Here Comes the Team: People behind Crypto Projects and Challenges They Face
Decentralization is one of the first words coming to your mind when thinking of web3. It may sound like a buzzword, but some experts say the next-level technologies are about to decentralize companies and transform the structures we’re used to so as to harness employees’ potential. However, there’s no one-size-fits-all solution. The only truth is…
…It’s all about your team
“When I receive a business plan, I always read the resume section first… Not because the people part of the new venture is the most important, but because without the right team, none of the other parts really matters.” ©️William A. Sahlman
If you want to win a championship and not a single game, you need talent + teamwork and intelligence. Michael Jordan knows exactly what he’s talking about. Actually, the same fits the business, too. As per GitHub, 2x more blockchain projects created by organizations stayed active compared to those created by users.
So, what does a crypto project team like the OneArt team look like? Is it a gang of “crypto geeks” (spoiler: sort of)? Does it differ much from other development teams? What’s the biggest challenge? We’ve got some dirty secrets first-hand info you always wanted to know about crypto teams (but were afraid to ask).
Our team includes 30 members so far, and almost half of them are developers. It’s more of a flat organization, i.e., a non-hierarchical one. It helps speed up communication, simplify the decision-making process, and give team members more freedom to find creative solutions.
It’s a kind of an all-in-one — a founder, creator, and business lead, “the one who takes the lead in a pitch” and generates ideas. It’s the CEO who invents the wow idea to be turned into a product. They need to have strong strategic planning, finance, venture capital, and project and investment management skills. Also, a crypto start-up founder has to be a tokenomics maven and creative and persuasive storyteller to attract investors.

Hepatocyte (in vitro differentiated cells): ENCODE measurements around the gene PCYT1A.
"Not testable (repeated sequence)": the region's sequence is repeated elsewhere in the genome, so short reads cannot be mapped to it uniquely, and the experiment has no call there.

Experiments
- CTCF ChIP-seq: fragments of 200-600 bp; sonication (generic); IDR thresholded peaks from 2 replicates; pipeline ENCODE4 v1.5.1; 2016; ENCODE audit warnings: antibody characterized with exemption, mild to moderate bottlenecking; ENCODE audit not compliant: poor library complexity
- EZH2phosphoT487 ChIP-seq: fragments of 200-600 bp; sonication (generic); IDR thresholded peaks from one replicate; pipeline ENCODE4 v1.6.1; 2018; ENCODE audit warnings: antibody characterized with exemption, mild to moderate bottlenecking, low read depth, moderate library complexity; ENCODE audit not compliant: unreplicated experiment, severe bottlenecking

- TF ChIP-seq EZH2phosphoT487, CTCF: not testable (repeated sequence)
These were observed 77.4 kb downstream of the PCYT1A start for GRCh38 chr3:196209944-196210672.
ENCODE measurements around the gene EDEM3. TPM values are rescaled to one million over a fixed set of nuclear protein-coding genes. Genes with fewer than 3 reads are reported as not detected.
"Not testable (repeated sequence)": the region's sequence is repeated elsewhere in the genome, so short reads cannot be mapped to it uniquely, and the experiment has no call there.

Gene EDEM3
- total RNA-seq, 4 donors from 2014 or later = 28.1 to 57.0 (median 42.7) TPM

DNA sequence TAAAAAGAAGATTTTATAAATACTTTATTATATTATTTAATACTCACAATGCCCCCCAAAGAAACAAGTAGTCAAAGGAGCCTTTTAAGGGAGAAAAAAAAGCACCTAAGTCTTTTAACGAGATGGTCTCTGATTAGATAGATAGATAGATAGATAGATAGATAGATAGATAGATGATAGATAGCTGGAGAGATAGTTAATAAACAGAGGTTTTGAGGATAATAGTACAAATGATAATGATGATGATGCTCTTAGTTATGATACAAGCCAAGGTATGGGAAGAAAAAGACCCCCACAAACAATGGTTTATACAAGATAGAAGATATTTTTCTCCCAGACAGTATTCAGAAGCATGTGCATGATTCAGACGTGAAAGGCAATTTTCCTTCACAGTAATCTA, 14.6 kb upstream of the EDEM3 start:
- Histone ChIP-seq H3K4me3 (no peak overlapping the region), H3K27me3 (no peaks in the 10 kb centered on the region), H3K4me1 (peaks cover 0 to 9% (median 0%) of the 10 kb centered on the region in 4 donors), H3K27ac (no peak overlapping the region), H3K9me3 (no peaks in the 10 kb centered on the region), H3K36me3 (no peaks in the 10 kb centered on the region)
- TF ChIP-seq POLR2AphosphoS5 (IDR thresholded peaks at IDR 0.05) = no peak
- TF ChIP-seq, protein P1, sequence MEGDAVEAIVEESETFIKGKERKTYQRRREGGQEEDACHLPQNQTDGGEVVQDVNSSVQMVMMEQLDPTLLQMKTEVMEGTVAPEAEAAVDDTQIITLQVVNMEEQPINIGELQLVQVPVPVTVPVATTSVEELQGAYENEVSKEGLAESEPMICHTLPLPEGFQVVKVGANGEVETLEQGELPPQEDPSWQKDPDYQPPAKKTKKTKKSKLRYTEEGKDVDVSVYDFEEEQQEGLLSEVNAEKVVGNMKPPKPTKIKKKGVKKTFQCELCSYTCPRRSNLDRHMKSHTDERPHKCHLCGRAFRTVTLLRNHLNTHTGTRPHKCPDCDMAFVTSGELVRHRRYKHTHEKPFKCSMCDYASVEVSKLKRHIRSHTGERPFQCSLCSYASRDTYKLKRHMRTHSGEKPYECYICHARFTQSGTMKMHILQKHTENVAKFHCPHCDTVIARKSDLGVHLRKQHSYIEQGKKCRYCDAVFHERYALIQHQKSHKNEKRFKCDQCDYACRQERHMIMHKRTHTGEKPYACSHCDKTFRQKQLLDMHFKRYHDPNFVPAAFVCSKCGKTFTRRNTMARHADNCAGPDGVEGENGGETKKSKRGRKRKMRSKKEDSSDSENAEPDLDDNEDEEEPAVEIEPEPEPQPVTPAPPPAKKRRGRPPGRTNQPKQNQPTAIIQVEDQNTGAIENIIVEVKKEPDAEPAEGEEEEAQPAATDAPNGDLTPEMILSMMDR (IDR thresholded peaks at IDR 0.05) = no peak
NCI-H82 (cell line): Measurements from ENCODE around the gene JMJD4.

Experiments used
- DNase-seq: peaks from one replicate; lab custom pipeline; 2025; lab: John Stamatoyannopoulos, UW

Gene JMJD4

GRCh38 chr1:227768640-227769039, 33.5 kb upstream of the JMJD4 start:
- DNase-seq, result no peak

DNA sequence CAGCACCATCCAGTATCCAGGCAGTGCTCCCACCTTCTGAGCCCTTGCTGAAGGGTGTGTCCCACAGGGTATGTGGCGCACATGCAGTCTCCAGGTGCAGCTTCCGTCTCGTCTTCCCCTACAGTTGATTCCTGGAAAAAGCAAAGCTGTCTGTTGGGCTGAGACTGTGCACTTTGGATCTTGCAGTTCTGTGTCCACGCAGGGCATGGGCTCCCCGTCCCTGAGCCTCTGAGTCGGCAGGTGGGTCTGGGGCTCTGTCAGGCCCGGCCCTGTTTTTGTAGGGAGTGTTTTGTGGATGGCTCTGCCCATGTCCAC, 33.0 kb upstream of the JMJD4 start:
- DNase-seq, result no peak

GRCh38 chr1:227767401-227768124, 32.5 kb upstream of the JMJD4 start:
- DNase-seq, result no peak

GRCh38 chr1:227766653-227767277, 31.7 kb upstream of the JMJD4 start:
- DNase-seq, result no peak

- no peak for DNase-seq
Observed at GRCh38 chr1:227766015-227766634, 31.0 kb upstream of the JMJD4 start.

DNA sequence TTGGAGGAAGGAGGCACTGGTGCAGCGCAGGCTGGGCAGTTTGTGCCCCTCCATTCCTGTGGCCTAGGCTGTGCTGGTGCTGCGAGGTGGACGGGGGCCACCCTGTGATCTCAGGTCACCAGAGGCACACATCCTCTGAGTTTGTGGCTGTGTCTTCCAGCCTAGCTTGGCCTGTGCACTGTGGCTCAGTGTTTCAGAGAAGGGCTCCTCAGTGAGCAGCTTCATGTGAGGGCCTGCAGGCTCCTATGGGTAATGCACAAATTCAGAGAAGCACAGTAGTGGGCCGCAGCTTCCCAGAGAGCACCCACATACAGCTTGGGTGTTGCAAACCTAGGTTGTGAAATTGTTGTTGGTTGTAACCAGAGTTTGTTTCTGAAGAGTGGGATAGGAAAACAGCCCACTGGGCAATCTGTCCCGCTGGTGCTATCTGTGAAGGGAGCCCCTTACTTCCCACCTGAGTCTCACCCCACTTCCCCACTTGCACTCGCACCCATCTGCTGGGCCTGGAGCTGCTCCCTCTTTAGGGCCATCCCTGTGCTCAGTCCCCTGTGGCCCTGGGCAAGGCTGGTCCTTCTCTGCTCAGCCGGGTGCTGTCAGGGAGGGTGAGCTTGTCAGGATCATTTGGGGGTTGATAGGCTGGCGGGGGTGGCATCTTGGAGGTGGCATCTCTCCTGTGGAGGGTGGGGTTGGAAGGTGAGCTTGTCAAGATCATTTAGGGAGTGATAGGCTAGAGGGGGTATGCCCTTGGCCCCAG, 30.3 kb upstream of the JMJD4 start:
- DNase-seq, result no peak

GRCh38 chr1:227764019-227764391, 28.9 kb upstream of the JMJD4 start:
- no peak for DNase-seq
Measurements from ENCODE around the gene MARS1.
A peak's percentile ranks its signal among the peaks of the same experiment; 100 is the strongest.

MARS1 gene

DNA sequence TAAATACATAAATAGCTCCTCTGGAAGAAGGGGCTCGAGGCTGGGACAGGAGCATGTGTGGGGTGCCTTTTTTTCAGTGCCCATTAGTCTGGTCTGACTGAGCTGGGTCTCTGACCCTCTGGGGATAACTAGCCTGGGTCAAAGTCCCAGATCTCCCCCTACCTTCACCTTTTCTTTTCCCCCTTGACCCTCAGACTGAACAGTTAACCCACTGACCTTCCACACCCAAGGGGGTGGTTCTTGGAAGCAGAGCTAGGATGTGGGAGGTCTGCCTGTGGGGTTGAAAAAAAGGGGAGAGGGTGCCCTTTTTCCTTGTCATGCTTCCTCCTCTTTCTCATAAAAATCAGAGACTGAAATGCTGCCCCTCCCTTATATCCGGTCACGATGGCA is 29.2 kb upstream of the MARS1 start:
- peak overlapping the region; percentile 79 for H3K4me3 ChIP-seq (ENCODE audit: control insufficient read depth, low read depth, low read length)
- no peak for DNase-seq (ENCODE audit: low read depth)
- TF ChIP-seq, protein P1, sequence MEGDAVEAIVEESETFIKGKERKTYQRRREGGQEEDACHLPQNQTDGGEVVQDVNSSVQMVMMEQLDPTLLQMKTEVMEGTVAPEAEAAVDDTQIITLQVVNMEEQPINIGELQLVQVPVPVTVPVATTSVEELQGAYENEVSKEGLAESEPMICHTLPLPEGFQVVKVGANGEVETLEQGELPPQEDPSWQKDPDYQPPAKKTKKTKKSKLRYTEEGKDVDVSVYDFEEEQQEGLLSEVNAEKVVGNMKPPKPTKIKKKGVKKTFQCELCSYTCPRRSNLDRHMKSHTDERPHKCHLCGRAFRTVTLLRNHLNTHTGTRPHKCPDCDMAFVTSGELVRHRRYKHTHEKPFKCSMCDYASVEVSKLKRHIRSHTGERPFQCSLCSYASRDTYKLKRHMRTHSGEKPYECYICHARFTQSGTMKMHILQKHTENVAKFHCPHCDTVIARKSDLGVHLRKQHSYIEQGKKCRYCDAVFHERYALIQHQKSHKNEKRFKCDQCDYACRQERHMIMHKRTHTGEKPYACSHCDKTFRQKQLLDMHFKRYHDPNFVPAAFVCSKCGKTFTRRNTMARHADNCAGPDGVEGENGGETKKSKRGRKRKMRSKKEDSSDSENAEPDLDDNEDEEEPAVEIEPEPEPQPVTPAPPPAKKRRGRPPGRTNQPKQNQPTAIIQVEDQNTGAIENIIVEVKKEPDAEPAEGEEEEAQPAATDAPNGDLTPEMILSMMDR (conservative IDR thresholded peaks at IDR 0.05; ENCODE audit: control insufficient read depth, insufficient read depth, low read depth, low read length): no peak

The main difference from other IT projects is a community.
VP of engineering
A vice president of engineering leads the development team to create a top-notch product. VPE is the one turning an idea into an actual road map, being not only a cyber brain but also a good manager and teambuilder.
To optimize the workflow, they’re constantly looking for the golden mean as neither speed nor quality can be compromised. In-depth knowledge of crypto is a must, as well as a love of learning since the industry is evolving rapidly.
The number and specialization of developers depend on the project. As a rule, the team consists of:
And here the difference rises, as tech-savviness is not enough. Just having X years of experience in the stack of the framework needed doesn’t work for blockchain. A crypto project developer needs not only hard skills, including C++, C#, Python, React, and more but also experience with Solidity, Golang, etc. According to recruiters, the industry is experiencing a lack of specialists.
There’re a bunch of annoying myths about QAs, including that QA is “a failed software developer,” it’s the easiest job ever, anyone can do it, etc. Meanwhile, monitoring if the product meets the requirements is not that easy. The work implies planning and running tests and identifying and reporting bugs. QA is a kind of Sherlock who knows where to look for potential issues.
VP of product